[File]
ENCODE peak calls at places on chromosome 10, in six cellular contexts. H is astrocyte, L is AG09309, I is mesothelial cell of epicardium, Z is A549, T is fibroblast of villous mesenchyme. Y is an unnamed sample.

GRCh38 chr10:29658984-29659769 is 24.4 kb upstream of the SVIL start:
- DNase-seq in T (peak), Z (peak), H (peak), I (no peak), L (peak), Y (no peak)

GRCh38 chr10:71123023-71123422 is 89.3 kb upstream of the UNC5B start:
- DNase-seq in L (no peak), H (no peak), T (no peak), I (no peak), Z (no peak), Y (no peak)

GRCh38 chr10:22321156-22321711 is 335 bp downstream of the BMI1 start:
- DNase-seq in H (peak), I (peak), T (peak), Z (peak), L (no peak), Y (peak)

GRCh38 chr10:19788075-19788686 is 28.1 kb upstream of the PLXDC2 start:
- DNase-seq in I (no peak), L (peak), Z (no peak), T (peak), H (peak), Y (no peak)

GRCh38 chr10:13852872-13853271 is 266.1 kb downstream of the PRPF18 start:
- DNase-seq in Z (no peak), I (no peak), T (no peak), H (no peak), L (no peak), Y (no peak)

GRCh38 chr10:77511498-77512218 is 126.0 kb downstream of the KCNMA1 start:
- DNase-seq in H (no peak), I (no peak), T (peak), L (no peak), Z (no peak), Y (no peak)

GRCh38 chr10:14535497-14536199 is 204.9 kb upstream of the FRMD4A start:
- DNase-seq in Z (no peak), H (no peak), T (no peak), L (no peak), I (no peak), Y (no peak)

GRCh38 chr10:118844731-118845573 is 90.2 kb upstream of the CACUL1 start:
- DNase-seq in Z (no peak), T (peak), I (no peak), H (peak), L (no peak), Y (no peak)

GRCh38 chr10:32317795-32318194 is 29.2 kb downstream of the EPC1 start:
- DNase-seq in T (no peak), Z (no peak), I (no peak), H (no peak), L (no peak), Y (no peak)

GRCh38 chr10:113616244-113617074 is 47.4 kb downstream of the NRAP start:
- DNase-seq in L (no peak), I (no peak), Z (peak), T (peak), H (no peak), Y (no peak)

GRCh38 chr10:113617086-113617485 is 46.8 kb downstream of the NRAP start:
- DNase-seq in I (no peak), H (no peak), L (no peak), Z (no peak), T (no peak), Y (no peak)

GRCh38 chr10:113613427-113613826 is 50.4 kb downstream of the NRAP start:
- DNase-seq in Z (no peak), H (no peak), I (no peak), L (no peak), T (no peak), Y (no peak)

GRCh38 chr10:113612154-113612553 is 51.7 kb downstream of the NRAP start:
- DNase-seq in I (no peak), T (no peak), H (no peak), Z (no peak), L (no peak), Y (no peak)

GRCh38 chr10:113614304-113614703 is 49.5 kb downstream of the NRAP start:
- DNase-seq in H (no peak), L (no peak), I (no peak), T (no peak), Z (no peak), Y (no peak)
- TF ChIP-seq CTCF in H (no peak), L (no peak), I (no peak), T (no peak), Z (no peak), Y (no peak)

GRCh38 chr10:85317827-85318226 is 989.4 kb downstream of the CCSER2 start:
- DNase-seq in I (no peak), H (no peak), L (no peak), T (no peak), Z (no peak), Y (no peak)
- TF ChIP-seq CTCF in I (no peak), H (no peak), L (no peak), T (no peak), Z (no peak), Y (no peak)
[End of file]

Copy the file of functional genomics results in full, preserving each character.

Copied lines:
ENCODE peak calls at places on chromosome 10, in six cellular contexts. H is astrocyte, L is AG09309, I is mesothelial cell of epicardium, Z is A549, T is fibroblast of villous mesenchyme. Y is an unnamed sample.

GRCh38 chr10:29658984-29659769 is 24.4 kb upstream of the SVIL start:
- DNase-seq in T (peak), Z (peak), H (peak), I (no peak), L (peak), Y (no peak)

GRCh38 chr10:71123023-71123422 is 89.3 kb upstream of the UNC5B start:
- DNase-seq in L (no peak), H (no peak), T (no peak), I (no peak), Z (no peak), Y (no peak)

GRCh38 chr10:22321156-22321711 is 335 bp downstream of the BMI1 start:
- DNase-seq in H (peak), I (peak), T (peak), Z (peak), L (no peak), Y (peak)

GRCh38 chr10:19788075-19788686 is 28.1 kb upstream of the PLXDC2 start:
- DNase-seq in I (no peak), L (peak), Z (no peak), T (peak), H (peak), Y (no peak)

GRCh38 chr10:13852872-13853271 is 266.1 kb downstream of the PRPF18 start:
- DNase-seq in Z (no peak), I (no peak), T (no peak), H (no peak), L (no peak), Y (no peak)

GRCh38 chr10:77511498-77512218 is 126.0 kb downstream of the KCNMA1 start:
- DNase-seq in H (no peak), I (no peak), T (peak), L (no peak), Z (no peak), Y (no peak)

GRCh38 chr10:14535497-14536199 is 204.9 kb upstream of the FRMD4A start:
- DNase-seq in Z (no peak), H (no peak), T (no peak), L (no peak), I (no peak), Y (no peak)

GRCh38 chr10:118844731-118845573 is 90.2 kb upstream of the CACUL1 start:
- DNase-seq in Z (no peak), T (peak), I (no peak), H (peak), L (no peak), Y (no peak)

GRCh38 chr10:32317795-32318194 is 29.2 kb downstream of the EPC1 start:
- DNase-seq in T (no peak), Z (no peak), I (no peak), H (no peak), L (no peak), Y (no peak)

GRCh38 chr10:113616244-113617074 is 47.4 kb downstream of the NRAP start:
- DNase-seq in L (no peak), I (no peak), Z (peak), T (peak), H (no peak), Y (no peak)

GRCh38 chr10:113617086-113617485 is 46.8 kb downstream of the NRAP start:
- DNase-seq in I (no peak), H (no peak), L (no peak), Z (no peak), T (no peak), Y (no peak)

GRCh38 chr10:113613427-113613826 is 50.4 kb downstream of the NRAP start:
- DNase-seq in Z (no peak), H (no peak), I (no peak), L (no peak), T (no peak), Y (no peak)

GRCh38 chr10:113612154-113612553 is 51.7 kb downstream of the NRAP start:
- DNase-seq in I (no peak), T (no peak), H (no peak), Z (no peak), L (no peak), Y (no peak)

GRCh38 chr10:113614304-113614703 is 49.5 kb downstream of the NRAP start:
- DNase-seq in H (no peak), L (no peak), I (no peak), T (no peak), Z (no peak), Y (no peak)
- TF ChIP-seq CTCF in H (no peak), L (no peak), I (no peak), T (no peak), Z (no peak), Y (no peak)

GRCh38 chr10:85317827-85318226 is 989.4 kb downstream of the CCSER2 start:
- DNase-seq in I (no peak), H (no peak), L (no peak), T (no peak), Z (no peak), Y (no peak)
- TF ChIP-seq CTCF in I (no peak), H (no peak), L (no peak), T (no peak), Z (no peak), Y (no peak)